Stanley Morrison, a Hospital Visiting Friend in the employ of Haringey Council, readies his patients for death by instructing them on the history of radio shows and Brit films from the ‘fifties and ‘sixties and those who starred in them. If that doesn’t bore them into the next word, his tampering with their intravenous drips certainly does. Morrison’s dark secrets are exposed when he takes in the wheelchair-bound diabetic and nosey parker Saskia who, despite sharing his fondness for Norman Wisdom, Tony Hancock, Hattie Jacques, the divine Joyce & co., frowns on his mass murdering tendencies. Do you suppose Harold Shipman added names to his ‘to do’ list on the grounds they weren’t au fait with Carry On Again Doctor? And what did Haringey council ever do to our Chris to upset him so?

Karl E. Wagner – Did They Get You To Change?: Nemo Skagg, former lead singer with hugely influential punk band Needle (Excessive Bodily Fluids, The Coppery Taste Of Blood, etc.), is now a grimy down and out alcoholic, cadging cigs and 10p’s with the best of us. Ryan Chase, a good natured American portrait artist, generously funds their pub crawl from Bloomsbury through to Kensington Market in return from Skagg’s story of “where it all went wrong”. Finally, in the squat-cum-vault that Skagg has made his “home”, Ryan learns that the fallen idol is one star who never forgot his loyal fans, particularly the dead ones.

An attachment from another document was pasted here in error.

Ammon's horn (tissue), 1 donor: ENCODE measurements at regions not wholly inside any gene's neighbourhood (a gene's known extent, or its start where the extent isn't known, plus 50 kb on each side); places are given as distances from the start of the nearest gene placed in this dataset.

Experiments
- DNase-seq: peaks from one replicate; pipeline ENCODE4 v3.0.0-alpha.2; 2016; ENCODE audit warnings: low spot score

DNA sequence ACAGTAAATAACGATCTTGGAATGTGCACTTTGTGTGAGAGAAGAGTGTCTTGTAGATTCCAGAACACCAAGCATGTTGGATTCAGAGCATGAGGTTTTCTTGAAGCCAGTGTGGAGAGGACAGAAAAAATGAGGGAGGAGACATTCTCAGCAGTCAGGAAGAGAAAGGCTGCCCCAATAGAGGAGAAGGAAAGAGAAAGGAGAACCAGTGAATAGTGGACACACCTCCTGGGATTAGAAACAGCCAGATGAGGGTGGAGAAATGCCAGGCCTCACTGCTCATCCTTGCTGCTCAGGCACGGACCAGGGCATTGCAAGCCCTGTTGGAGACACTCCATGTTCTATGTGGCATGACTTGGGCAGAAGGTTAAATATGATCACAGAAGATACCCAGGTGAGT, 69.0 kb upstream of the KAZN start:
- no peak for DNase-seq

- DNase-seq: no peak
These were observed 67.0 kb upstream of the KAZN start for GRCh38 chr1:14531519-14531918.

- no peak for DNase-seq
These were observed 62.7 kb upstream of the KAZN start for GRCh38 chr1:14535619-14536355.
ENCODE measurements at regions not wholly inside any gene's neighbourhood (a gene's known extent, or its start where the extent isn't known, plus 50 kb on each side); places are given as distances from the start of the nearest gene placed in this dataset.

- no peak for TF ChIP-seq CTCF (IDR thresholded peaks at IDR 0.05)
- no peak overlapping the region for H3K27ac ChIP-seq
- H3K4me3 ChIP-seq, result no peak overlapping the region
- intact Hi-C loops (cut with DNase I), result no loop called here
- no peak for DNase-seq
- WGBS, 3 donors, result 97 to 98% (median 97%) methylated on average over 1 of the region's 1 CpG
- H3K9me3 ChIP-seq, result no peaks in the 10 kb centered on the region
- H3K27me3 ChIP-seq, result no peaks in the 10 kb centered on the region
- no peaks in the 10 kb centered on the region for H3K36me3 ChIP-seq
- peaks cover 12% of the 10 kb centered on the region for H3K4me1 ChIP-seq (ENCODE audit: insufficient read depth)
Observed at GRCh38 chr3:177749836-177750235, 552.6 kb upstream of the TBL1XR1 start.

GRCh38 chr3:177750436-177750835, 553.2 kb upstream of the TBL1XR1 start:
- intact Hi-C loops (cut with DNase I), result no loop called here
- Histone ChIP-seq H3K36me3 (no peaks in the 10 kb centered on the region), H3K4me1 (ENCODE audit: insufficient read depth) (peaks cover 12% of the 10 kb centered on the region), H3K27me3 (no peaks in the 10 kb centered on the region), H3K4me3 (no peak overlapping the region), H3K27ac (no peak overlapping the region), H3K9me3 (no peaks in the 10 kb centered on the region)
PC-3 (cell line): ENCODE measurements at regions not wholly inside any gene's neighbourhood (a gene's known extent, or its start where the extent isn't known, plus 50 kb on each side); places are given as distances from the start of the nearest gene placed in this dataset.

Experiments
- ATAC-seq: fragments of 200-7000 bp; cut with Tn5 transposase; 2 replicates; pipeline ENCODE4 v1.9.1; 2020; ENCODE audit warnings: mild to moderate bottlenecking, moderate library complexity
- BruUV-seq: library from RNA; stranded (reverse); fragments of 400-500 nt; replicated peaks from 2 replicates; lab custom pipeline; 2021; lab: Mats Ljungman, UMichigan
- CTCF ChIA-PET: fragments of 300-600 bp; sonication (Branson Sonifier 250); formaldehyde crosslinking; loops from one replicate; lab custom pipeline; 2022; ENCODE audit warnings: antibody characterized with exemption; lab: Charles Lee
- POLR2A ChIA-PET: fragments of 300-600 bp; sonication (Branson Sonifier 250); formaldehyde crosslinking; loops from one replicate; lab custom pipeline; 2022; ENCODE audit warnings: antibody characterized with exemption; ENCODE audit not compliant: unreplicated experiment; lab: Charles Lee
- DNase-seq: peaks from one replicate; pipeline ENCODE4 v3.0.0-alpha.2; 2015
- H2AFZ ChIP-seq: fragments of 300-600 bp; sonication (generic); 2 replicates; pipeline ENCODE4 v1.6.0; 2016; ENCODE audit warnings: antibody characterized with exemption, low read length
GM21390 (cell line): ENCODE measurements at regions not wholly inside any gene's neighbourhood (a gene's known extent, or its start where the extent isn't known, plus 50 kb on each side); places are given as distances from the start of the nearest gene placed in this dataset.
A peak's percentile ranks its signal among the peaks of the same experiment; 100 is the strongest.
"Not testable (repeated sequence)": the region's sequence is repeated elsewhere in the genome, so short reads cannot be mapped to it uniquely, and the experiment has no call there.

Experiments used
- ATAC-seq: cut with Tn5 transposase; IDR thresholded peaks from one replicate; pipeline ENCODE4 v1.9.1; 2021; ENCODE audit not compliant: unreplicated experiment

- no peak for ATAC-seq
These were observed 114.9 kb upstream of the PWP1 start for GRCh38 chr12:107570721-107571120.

Name-checks include Sid Vicious & Nancy Spungeon, Betty Page, Brian Jones, Elvis, several dead rock and film stars and Tennant’s Super.

Nicholas Royle – Night Shift Sister: Record shop owner Carl finds a map in the street and is henceforth haunted by a teenage goth whose face is a perfect composite of his heroine, Siouxsie Sioux and his former partner, Christine. She lures him to his doom by means of a white label pressing of … a gasholder in action. Royle works plenty of Banshee lyrics and titles into his prose – “His stomach went into a slow dive. But it was love in a void …” etc – which some may find inspired. My eyes just shot to the ceiling. Intriguing supernatural mystery or smarmy horror with way too many ‘O’ levels? You decide …